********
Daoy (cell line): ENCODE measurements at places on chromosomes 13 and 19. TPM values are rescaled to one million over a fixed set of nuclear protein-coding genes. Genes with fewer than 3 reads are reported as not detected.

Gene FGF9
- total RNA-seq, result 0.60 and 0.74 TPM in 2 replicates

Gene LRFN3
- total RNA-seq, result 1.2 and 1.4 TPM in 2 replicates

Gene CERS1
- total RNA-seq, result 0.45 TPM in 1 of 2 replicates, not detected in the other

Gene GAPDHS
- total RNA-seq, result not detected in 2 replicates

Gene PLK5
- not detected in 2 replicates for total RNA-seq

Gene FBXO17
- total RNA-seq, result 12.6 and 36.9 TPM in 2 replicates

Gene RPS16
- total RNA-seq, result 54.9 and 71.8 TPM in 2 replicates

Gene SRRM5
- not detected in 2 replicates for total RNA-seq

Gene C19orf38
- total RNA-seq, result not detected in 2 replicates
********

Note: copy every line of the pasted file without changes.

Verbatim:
Daoy (cell line): ENCODE measurements at places on chromosomes 13 and 19. TPM values are rescaled to one million over a fixed set of nuclear protein-coding genes. Genes with fewer than 3 reads are reported as not detected.

Gene FGF9
- total RNA-seq, result 0.60 and 0.74 TPM in 2 replicates

Gene LRFN3
- total RNA-seq, result 1.2 and 1.4 TPM in 2 replicates

Gene CERS1
- total RNA-seq, result 0.45 TPM in 1 of 2 replicates, not detected in the other

Gene GAPDHS
- total RNA-seq, result not detected in 2 replicates

Gene PLK5
- not detected in 2 replicates for total RNA-seq

Gene FBXO17
- total RNA-seq, result 12.6 and 36.9 TPM in 2 replicates

Gene RPS16
- total RNA-seq, result 54.9 and 71.8 TPM in 2 replicates

Gene SRRM5
- not detected in 2 replicates for total RNA-seq

Gene C19orf38
- total RNA-seq, result not detected in 2 replicates